Over the past few weeks, as I cruise the streets, alleys, and parks in my lake hugging Northwestern Montana town, I notice an occasional large dead bird. They turn out to be coots. American Coots, white beaked, black water fowl that I rarely notice the rest of the year. Yet in winter, they create massive flotillas on this end of the winter lake that seem to stretch for miles.
One year when the lake froze over during a sudden mercury plummet, hundreds of hapless coots became trapped in the ice. Later that day, a convention of bald eagles converged on the spot right on Highway 93, near KwaTaqNuk. They settled on the ice to eat coots, leaving a good distance between themselves and neighboring diners. Also converging on the site of this quiet massacre were bird watchers with the longest telephoto lenses you've ever seen.
So back to the dead coots. This year word has gone out on the eagle telegraph and these massive birds of prey, symbol of our great land, have been spotted in treetops around the lake and river. Apparently, they are back to supplement their diet with more American Coot. My friend and avid bird photographer, Eugene says that the dead birds on the ground are the ones that the eagles couldn't manage to carry all the way to the treetops.
Think about the logistics of this. An American Bald Eagle weighs ten to fourteen pounds and a coot weighs in at about one pound. Add some ice and water clinging to feathers, a hundred pounds of survival instinct, and some disproportionately large, dragon-ugly feet aiming for your eyes, and coots suddenly don't look like such an easy lunch. Add to that an aerial, 'water pluck' with major eagle competition on your flight path and making it to a high branch still in possession of edibles becomes a real long shot. So much easier when they are stuck in the ice.
My other photographer friend, Janice Myers, took this photo a few Saturdays ago looking downriver from Riverside Park. Jan pursues photo ops from one end of the valley to the other, in her lemon meringue VW Bug. This magnificent American Bald Eagle might have just finished off an unlucky coot or be about to go find one.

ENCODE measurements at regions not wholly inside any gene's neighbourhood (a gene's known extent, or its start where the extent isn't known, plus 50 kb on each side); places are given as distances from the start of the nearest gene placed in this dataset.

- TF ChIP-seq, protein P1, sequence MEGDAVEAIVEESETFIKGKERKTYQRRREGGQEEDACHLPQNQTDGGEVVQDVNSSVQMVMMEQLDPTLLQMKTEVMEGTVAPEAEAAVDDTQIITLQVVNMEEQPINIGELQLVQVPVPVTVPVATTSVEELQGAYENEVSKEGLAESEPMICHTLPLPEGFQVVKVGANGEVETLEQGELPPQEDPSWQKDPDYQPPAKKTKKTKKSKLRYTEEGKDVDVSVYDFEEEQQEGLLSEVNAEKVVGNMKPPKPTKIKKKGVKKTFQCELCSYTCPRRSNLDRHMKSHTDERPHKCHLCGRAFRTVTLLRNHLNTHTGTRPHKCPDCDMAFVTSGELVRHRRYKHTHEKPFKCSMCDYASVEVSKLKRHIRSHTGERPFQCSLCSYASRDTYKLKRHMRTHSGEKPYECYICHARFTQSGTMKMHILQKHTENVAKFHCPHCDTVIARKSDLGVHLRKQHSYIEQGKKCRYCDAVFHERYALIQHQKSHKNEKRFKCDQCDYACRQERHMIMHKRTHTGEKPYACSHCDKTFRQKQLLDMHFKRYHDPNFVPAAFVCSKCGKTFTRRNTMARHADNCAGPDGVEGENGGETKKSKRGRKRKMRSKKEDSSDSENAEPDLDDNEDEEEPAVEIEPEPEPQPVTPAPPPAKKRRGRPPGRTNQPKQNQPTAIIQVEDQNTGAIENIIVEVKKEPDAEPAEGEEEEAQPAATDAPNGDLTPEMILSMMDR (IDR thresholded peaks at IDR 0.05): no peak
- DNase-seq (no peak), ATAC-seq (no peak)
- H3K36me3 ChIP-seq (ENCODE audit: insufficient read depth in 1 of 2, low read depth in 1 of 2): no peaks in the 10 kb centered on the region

When you venture outside into the byways of your little town, you just never know what you might run across. Who knew this high drama was taking place right under our noses.
Just this morning in Riverside Park, three or four plastic sled carcasses appeared. They could have been under the snow that just melted off, or were flung there when they couldn't cut the mustard any more. I imagine they gave their last polypropylene gasp on a heart bouncing race to the bottom. Now sliding days will be at a premium since the hard packed base coat has given way to greening grass blades and warmer weather. We're not fooled, though. We have lots of winter left for slip sliding down alleys and watching those clouds of waxwings and starlings that have been ravaging winter wild cherry and mountain ash trees.
If you happen to notice one of those dead coots on the ground near the river or lake, check out their legs and feet. Talk about weird!
Photo credit for American Coot: Peter S. Weber copywright
Happy Hunting, whatever it is you're after!